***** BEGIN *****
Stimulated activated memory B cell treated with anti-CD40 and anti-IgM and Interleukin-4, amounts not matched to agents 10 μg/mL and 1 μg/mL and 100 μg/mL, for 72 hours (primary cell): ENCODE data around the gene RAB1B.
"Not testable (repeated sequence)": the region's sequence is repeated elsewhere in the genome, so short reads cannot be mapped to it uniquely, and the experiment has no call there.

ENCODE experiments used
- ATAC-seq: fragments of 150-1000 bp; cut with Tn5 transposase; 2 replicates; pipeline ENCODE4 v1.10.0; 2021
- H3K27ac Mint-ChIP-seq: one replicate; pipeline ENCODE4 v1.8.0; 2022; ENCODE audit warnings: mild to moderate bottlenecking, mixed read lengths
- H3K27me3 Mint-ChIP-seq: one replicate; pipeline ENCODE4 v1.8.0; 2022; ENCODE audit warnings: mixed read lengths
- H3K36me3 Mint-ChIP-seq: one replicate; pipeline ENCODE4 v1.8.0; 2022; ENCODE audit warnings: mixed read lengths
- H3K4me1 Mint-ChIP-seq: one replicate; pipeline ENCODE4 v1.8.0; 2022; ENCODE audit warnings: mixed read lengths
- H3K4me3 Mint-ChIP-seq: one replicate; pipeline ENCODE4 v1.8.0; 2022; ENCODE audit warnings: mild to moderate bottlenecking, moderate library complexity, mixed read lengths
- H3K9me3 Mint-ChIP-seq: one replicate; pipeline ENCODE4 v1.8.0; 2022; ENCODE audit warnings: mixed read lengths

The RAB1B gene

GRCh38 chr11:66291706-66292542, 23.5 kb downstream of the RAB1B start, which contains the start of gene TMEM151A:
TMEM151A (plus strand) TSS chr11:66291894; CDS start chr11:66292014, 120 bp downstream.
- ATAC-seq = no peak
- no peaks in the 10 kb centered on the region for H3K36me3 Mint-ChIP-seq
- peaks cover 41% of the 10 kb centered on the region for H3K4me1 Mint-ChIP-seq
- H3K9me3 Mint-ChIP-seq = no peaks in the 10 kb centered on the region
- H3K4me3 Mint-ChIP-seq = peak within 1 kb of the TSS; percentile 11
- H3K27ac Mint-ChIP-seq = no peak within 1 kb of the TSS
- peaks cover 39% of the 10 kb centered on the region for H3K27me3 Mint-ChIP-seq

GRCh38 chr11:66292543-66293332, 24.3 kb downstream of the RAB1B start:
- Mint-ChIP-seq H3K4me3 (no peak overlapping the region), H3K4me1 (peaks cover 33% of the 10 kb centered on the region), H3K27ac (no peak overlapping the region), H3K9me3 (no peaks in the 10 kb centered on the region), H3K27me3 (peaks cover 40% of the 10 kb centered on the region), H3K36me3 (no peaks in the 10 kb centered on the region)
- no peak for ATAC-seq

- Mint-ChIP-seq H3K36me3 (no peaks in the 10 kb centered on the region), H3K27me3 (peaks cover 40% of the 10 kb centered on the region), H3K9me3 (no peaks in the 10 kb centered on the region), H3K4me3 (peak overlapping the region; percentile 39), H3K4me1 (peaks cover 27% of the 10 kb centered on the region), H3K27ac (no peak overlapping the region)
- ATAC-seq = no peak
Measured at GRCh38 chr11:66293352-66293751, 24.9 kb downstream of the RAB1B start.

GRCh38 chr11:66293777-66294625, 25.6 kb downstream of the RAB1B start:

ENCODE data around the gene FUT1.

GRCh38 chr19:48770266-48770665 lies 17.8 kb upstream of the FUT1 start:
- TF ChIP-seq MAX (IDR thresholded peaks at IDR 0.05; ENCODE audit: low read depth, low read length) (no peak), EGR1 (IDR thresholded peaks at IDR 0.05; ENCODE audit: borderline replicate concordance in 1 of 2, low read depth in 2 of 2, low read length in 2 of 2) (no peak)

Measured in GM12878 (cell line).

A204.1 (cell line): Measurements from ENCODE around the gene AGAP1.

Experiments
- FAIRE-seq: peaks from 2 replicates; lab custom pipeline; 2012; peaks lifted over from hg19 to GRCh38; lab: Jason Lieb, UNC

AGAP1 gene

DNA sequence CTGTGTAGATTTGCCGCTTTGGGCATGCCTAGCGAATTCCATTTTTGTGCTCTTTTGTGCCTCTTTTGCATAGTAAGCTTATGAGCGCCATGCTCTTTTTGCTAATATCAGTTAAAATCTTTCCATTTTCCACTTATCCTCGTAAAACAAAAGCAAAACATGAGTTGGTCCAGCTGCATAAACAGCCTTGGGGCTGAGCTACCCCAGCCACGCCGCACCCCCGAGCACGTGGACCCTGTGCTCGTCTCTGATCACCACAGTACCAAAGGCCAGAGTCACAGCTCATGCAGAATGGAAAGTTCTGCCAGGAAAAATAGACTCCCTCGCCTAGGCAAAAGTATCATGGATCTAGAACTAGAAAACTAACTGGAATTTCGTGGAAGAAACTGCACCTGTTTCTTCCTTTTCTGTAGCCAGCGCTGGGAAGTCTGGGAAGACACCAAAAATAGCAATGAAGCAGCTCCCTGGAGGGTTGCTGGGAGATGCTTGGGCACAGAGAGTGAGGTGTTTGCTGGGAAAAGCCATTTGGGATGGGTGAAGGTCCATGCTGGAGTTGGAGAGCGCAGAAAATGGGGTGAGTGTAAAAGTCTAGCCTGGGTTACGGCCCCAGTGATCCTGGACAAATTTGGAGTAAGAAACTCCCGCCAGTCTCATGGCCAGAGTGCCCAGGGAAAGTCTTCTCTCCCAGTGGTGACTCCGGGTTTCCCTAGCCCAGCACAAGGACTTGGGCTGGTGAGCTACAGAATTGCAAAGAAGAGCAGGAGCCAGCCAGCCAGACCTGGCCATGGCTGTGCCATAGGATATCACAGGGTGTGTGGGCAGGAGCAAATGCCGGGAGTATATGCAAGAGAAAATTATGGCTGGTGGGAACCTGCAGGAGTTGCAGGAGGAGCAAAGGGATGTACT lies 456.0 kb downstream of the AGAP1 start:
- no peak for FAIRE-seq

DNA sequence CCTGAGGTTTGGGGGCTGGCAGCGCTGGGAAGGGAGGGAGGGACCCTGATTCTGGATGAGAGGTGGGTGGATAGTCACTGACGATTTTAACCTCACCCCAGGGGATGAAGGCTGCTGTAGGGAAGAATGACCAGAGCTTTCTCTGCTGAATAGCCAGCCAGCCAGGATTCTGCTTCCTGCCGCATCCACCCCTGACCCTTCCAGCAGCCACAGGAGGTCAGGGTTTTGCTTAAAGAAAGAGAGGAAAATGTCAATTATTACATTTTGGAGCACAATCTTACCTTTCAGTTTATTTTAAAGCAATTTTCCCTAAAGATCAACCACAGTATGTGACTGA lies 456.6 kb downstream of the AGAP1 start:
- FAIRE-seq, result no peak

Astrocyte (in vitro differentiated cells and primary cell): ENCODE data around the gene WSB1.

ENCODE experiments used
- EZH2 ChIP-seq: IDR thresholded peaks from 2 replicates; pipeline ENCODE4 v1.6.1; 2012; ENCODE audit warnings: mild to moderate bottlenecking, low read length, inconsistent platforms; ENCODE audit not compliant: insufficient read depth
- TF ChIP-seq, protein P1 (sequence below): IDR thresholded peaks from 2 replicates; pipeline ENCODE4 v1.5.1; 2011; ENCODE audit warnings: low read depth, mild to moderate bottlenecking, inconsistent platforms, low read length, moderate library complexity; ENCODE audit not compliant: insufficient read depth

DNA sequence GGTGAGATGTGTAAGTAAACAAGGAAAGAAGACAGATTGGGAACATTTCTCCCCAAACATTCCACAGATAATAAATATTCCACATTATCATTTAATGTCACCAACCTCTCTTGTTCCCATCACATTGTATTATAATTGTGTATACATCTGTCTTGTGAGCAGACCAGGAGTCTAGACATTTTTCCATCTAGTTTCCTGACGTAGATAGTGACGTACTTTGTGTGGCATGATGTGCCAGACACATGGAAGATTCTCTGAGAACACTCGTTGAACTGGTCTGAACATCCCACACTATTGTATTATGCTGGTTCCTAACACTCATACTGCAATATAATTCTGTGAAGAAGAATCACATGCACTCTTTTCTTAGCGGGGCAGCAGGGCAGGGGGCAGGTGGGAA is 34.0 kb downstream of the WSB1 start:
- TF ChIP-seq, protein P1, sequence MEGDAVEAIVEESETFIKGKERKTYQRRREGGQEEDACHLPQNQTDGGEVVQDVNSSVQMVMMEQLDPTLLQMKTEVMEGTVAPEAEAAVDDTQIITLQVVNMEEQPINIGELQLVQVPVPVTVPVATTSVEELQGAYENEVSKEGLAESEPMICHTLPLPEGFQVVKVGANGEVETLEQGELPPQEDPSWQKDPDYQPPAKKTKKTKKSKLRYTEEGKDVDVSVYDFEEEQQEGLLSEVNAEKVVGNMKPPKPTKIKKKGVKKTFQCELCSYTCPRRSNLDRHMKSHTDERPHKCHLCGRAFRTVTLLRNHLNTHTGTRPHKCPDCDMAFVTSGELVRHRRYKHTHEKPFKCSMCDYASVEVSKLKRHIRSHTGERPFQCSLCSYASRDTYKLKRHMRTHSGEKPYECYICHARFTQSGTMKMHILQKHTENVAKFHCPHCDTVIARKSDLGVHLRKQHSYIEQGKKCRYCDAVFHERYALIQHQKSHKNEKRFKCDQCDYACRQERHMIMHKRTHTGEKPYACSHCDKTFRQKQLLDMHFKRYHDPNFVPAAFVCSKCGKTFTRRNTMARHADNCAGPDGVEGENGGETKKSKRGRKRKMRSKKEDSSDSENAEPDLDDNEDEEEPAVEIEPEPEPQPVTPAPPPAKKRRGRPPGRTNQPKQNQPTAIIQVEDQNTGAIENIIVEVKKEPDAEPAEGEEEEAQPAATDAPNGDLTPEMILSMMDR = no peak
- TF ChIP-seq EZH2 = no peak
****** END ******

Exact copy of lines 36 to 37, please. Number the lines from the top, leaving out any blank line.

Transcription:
DNA sequence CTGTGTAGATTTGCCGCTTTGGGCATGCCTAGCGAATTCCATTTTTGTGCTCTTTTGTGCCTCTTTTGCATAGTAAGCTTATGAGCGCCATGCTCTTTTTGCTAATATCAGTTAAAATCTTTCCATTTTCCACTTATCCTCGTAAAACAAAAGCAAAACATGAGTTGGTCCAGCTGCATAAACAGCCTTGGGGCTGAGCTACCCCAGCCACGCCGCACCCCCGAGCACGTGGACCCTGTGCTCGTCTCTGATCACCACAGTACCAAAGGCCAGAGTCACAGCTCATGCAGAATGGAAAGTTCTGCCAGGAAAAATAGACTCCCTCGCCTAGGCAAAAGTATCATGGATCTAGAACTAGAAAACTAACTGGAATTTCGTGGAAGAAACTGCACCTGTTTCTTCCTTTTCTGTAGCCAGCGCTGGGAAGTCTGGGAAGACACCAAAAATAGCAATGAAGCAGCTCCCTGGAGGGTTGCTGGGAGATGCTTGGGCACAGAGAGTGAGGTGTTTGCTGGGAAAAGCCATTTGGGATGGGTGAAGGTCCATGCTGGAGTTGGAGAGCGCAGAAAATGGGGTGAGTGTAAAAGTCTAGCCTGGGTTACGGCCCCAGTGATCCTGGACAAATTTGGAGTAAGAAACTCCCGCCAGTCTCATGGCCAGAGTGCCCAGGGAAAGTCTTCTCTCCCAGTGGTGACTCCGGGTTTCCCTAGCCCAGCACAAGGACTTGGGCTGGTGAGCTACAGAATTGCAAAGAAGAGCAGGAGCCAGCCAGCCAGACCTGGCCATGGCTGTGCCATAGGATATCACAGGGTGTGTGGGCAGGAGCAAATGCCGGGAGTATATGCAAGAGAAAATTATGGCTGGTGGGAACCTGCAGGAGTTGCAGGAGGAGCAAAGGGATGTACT lies 456.0 kb downstream of the AGAP1 start:
- no peak for FAIRE-seq